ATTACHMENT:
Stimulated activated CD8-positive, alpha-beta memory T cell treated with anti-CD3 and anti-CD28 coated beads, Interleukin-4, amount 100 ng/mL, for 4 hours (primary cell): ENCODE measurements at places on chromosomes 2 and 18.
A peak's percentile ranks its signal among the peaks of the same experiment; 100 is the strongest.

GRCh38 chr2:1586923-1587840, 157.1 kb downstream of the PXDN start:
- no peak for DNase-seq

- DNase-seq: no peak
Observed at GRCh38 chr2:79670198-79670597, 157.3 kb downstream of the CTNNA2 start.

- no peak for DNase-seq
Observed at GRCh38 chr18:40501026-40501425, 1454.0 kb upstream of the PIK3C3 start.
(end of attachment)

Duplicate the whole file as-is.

Stimulated activated CD8-positive, alpha-beta memory T cell treated with anti-CD3 and anti-CD28 coated beads, Interleukin-4, amount 100 ng/mL, for 4 hours (primary cell): ENCODE measurements at places on chromosomes 2 and 18.
A peak's percentile ranks its signal among the peaks of the same experiment; 100 is the strongest.

GRCh38 chr2:1586923-1587840, 157.1 kb downstream of the PXDN start:
- no peak for DNase-seq

- DNase-seq: no peak
Observed at GRCh38 chr2:79670198-79670597, 157.3 kb downstream of the CTNNA2 start.

- no peak for DNase-seq
Observed at GRCh38 chr18:40501026-40501425, 1454.0 kb upstream of the PIK3C3 start.